Yes, it is very similar to the Payola system. But we find ourselves in a society where so-called leaders and public figures get away with lying and cheating. We really shouldn’t be too surprised when companies and sometimes whole industries fall into these kinds of corrupt practices.

  9. Emchi says:

    I vaguely remember reading something about this before, but it was more in line with how authors were fed up with Waterstones “making” a writer. I used to love Waterstones with it’s darkwood bookcases and it’s new pressed book smell. Now I’m such a book junkie, if I’m desperate to find a book by an author, I’ll hit Amazon or Play, why pay more? I have to then ask myself are the authors I’ve read more prevalent in my collection because someone has paid for them to appear in the bookshop or because I liked the story?

    I felt good about myself buying two of your books directly from you, I felt like I was supporting an author and not a faceless corporation which makes millions. Of which I’ve now finished one (The Meanest Flood, good book, will probably review it on my site). I guess the question now to pose is how do I get my book fix without bowing to the pressure of the bookseller pimping a book?

  10. john baker says:

    Difficult questions for which I don’t have immediate answers.
    But it was good to hear that you enjoyed The Meanest Flood. That book was partly set and written in Oslo, and I’m going there again soon. Even mention of the book has me recollecting the time I researched the older areas of the town. I was re-reading Knut Hamsun at the time, his earliest, and best, novels set in a time when the city was known as Kristiania.
    I suspect the publishing industry was in a better state in those days. . .

  11. Debi Alper says:

    Sadly my naivete on this subject up and left a long time ago. Now it never writes, it never phones – not so much as an email for my birthday …
    All the more reason for supporting indy bookshops – who are at the Struggling To Survive end of publishing as much as writers are …

  12. paul ablett says:


    So how does one go about getting a book marketed and into the public domain once it has been printed or self published??

    jb says: I wish I could tell you, Paul.

  13. first says:

    i just wanna ask about how can i sell a comic book that i made it myself. i wrote it and drew it and i want to sell it, but i don’t know how too.
    do you know how to sell it?
    please help me

  14. Tom Langdale says:

    I have just puplished me first book and trying to sell it, I find your comments quite distressing,that new authors are given such little chance to sell their work along side established authors.To have a closed shop envirenment, means the world is forced to miss out on what could be better quality books but for the sake of a ransom. What can be done about it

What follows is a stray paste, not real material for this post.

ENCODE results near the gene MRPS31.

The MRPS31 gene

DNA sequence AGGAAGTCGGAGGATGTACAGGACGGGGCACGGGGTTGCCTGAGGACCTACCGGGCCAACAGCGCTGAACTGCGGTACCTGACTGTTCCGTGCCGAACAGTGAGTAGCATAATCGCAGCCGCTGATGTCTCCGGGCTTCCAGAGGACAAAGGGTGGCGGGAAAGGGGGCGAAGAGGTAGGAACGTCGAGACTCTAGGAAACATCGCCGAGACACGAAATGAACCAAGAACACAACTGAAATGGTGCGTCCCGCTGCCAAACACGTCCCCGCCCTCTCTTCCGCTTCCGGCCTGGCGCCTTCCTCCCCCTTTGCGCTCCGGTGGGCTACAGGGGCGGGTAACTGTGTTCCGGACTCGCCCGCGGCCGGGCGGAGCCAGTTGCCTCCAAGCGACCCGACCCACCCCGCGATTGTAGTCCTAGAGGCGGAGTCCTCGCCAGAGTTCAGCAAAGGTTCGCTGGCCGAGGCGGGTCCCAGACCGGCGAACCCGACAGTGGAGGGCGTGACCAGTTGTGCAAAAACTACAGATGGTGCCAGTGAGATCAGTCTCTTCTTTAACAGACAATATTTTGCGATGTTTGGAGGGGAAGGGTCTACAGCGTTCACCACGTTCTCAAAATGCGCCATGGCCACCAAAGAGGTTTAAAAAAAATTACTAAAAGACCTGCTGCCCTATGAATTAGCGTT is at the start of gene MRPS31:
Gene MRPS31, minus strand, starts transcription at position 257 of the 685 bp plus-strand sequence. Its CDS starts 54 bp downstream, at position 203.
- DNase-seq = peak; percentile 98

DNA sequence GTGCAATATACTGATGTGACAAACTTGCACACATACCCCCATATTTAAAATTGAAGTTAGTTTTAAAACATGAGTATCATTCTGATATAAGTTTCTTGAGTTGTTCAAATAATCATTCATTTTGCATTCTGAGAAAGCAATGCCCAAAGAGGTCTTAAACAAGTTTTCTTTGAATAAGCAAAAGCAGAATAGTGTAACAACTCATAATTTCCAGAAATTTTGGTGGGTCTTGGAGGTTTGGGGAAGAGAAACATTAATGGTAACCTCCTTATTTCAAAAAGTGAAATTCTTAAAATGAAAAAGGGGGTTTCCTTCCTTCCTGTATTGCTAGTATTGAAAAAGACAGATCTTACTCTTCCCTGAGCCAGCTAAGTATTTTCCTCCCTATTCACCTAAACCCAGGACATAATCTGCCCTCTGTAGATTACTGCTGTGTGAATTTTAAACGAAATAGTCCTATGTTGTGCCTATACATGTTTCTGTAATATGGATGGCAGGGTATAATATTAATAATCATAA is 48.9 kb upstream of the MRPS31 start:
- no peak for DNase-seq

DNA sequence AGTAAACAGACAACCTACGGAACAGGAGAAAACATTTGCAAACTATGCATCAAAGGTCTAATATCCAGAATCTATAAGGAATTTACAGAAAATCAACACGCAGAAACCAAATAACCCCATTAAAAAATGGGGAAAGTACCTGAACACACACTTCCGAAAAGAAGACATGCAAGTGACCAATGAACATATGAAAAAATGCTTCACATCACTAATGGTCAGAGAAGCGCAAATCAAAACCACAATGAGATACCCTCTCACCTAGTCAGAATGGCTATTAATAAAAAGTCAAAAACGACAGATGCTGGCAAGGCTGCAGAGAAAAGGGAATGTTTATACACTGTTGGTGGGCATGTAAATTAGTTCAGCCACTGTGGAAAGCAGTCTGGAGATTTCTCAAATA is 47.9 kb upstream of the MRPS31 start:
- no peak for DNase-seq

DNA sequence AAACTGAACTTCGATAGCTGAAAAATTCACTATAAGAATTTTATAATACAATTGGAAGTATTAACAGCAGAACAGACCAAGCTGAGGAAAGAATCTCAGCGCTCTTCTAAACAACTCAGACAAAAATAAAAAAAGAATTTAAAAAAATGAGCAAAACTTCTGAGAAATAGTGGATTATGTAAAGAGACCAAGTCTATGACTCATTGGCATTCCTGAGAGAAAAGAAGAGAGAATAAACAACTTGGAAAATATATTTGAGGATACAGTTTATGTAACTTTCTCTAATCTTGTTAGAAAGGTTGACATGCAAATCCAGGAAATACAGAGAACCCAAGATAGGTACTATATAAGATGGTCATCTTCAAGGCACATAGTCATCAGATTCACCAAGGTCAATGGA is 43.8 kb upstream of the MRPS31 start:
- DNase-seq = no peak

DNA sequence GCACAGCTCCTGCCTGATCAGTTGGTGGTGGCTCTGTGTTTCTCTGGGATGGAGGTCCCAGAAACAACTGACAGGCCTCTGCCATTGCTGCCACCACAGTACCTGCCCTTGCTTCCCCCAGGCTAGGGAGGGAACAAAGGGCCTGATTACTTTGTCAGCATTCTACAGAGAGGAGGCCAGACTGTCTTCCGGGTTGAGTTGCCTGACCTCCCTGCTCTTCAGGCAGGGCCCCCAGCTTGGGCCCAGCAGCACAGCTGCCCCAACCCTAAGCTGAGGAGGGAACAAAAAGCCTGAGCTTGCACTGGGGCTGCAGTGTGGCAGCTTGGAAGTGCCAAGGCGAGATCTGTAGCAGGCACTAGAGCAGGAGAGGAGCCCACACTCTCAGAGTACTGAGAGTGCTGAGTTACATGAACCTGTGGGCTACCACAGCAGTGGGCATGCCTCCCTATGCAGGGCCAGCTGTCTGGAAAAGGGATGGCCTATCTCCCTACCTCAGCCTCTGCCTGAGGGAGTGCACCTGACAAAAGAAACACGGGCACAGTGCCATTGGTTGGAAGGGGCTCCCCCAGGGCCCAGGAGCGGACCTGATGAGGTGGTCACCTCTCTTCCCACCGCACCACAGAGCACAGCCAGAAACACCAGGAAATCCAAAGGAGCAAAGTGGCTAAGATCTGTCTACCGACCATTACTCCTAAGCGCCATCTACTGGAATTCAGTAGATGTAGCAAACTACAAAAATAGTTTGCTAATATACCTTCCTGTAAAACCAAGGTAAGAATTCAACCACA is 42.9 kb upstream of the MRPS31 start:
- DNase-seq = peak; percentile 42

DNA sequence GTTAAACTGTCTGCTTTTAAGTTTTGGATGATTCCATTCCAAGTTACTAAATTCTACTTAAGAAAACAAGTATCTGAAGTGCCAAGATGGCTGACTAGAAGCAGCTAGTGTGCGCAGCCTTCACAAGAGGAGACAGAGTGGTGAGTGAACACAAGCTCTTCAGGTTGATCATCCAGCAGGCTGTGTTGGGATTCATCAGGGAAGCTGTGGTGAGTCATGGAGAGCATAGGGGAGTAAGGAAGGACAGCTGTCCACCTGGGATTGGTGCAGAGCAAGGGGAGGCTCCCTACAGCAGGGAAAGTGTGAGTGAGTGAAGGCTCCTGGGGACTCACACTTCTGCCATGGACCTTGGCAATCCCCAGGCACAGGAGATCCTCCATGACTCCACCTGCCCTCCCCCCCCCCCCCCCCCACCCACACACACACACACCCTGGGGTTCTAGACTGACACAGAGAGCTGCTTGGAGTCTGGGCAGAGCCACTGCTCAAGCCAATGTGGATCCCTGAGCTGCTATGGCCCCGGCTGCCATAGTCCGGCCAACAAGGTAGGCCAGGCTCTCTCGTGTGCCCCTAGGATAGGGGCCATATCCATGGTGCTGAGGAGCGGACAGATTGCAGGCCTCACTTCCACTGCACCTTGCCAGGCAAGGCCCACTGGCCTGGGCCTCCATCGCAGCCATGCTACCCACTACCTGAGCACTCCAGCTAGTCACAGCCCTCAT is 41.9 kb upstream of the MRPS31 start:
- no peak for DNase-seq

15. Sue Edwards says:

    Very interesting since I have just self-published my first book. I was disappointed however to see that the title “How to sell your book” although it catches the eye, tells you simply how expensive it is to sell through book shops, rather than offering ideas.

    However, I have a wesite with online payment and am on Facebook and yes it’s hard work to sell, like everything else. I’m organising my own book launch (this eve) and am confident that I will sell a good deal, judging by the interest I’ve had so far, but of course we’ll see.

    Good luck to everyone out there trying to do the same.

  16. John Brown says:

    How sad that the publishing industry should come to this. Although I have to add, if you are determined and have a degree of talent there are still places to be had within high street shops. In particular, the attention now given by Waterstone’s to local authors is a positive step.

    You can also find quality free advice, inc’ a list of agents, publishers and a beginners guide at websites such as and – who will give you a 3 months listing free of charge.

    As a point of interest – we managed to place my latest book – North of Watford Gap in nearly 200 Waterstones – hard work, but it can be done.

    So you see – it’s not all bad – keep scribbling and don’t let them grind you down.

    John B.

  17. I had no idea this went on – it’s horrific!! No wonder publishers are focusing their promotional efforts on the big name authors at the expense of the little folk. Absolutely outrageous. Now I’m wondering if bookshop staff actually read at all! I know the ones in my local Waterstones do because they rave about various books, but in general, when money controls placement, you have to wonder…

  18. Alison says:

    Unfortunately there is nothing new in this. And it doesn’t just apply to books either, but music and DVDs. Did you know that before Woolworths went bust a couple of years ago, the ‘majors’ would pay £200 million a year for X amount of shelf space for their discs? So regardless of whatever crap they chose to sell, there it was in top position for all to see. How is an independent publisher or person supposed to compete with that? If you think ‘talent’ will get it there, forget it.

  19. I disagree. I think talent will always rise. It’s just that now, authors have to promote their books outside the bookshop so that when a prospective reader goes in, they ask for that particular book. Word-of-mouth promotion trumps all.

  20. Shelagh McHardy says:


    I have just completed my first book and have it up for sale on Amazon in paperback and Ebook. I was distributing leaflets yesterday and someone asked where they could buy it, claiming that not everyone is on the internet, which is true. I also have an article about my book being published in the Scottish Sunday Post next Sunday, and the same question was asked. I was shocked to read your blog, but can you let me know if these book sellers will order the book in if a customer goes in and requests it? Thanks!

  21. Go here:

    and scroll down to where it says “Submitting your book for consideration”. I believe you have to register it with Gardners, one of the big UK book wholesalers, at a minimum 60% discount in order to make it likely to be considered. All the info can be found at that link above 🙂 I’ve been checking out the possibility too 🙂

    Considering the % discount they require, I’m not sure you’d make any money at it, but it might be a good way to spread the word. Emphasis on “might”.